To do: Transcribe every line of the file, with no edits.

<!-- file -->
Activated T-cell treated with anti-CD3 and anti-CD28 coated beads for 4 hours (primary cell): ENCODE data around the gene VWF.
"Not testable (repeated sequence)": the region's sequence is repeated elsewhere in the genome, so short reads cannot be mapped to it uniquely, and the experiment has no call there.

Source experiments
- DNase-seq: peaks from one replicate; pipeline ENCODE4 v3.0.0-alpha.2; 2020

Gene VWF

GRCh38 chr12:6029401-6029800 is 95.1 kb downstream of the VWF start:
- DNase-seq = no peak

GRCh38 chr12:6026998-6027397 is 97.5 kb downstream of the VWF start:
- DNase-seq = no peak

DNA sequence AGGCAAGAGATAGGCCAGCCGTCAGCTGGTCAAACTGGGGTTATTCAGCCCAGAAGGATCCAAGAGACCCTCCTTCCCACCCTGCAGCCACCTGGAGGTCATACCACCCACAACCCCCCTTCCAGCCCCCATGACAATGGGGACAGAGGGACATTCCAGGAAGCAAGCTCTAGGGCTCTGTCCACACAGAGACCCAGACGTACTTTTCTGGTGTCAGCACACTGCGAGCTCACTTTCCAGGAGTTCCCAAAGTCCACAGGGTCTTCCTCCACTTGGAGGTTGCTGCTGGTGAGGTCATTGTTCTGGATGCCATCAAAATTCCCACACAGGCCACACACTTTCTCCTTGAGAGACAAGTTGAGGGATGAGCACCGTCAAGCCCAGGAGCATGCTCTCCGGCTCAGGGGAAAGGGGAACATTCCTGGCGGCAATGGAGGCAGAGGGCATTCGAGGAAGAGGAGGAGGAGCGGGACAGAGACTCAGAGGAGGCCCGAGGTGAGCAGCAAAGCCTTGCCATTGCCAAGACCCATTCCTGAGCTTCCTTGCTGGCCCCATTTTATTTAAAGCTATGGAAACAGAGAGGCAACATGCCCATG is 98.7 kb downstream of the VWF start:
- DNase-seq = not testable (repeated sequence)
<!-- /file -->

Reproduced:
Activated T-cell treated with anti-CD3 and anti-CD28 coated beads for 4 hours (primary cell): ENCODE data around the gene VWF.
"Not testable (repeated sequence)": the region's sequence is repeated elsewhere in the genome, so short reads cannot be mapped to it uniquely, and the experiment has no call there.

Source experiments
- DNase-seq: peaks from one replicate; pipeline ENCODE4 v3.0.0-alpha.2; 2020

Gene VWF

GRCh38 chr12:6029401-6029800 is 95.1 kb downstream of the VWF start:
- DNase-seq = no peak

GRCh38 chr12:6026998-6027397 is 97.5 kb downstream of the VWF start:
- DNase-seq = no peak

DNA sequence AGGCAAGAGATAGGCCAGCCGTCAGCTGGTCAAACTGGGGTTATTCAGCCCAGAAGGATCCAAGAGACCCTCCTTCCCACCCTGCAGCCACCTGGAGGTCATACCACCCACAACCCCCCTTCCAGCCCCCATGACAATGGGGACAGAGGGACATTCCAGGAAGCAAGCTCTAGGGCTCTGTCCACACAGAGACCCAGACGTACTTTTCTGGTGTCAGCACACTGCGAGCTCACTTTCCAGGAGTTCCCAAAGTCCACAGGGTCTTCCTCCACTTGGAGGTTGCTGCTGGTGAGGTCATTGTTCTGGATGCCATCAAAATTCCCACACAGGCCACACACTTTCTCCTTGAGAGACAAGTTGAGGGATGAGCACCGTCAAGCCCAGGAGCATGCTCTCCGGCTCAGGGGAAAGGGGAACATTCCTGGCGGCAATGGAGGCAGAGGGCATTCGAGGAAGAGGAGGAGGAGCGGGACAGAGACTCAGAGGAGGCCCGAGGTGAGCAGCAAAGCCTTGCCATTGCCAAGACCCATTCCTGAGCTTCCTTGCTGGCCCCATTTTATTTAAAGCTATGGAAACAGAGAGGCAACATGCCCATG is 98.7 kb downstream of the VWF start:
- DNase-seq = not testable (repeated sequence)